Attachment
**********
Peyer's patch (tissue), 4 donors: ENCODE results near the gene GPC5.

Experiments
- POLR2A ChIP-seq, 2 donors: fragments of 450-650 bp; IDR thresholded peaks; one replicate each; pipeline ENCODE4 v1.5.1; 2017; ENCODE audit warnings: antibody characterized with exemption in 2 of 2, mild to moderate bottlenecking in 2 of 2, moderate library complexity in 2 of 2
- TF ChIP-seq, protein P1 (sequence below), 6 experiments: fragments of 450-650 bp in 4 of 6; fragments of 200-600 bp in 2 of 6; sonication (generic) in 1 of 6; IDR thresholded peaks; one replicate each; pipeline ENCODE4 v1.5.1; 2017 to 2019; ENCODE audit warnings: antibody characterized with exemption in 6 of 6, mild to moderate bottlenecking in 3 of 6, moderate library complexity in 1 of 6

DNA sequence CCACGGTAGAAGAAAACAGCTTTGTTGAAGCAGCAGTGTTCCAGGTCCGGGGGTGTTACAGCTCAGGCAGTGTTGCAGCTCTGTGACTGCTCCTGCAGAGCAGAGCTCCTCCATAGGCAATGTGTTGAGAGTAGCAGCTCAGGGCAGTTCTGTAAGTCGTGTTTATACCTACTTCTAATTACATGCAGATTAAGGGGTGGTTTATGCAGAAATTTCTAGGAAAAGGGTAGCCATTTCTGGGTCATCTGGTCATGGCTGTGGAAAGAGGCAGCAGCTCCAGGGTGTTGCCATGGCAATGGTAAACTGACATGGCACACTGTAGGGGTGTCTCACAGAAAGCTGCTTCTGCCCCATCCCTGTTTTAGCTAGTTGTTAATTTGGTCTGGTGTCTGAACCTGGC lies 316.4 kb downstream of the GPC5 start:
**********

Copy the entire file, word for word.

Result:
Peyer's patch (tissue), 4 donors: ENCODE results near the gene GPC5.

Experiments
- POLR2A ChIP-seq, 2 donors: fragments of 450-650 bp; IDR thresholded peaks; one replicate each; pipeline ENCODE4 v1.5.1; 2017; ENCODE audit warnings: antibody characterized with exemption in 2 of 2, mild to moderate bottlenecking in 2 of 2, moderate library complexity in 2 of 2
- TF ChIP-seq, protein P1 (sequence below), 6 experiments: fragments of 450-650 bp in 4 of 6; fragments of 200-600 bp in 2 of 6; sonication (generic) in 1 of 6; IDR thresholded peaks; one replicate each; pipeline ENCODE4 v1.5.1; 2017 to 2019; ENCODE audit warnings: antibody characterized with exemption in 6 of 6, mild to moderate bottlenecking in 3 of 6, moderate library complexity in 1 of 6

DNA sequence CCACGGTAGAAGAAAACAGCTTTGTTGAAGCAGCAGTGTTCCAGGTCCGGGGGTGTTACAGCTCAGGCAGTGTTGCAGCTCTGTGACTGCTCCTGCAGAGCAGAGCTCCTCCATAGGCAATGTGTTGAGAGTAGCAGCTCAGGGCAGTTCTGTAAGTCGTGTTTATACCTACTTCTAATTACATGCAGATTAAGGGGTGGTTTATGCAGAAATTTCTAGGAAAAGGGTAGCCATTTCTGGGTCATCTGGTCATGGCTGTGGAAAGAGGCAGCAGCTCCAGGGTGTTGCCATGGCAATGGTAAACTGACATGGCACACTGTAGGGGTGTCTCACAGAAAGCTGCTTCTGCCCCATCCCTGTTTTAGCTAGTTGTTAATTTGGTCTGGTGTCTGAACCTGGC lies 316.4 kb downstream of the GPC5 start: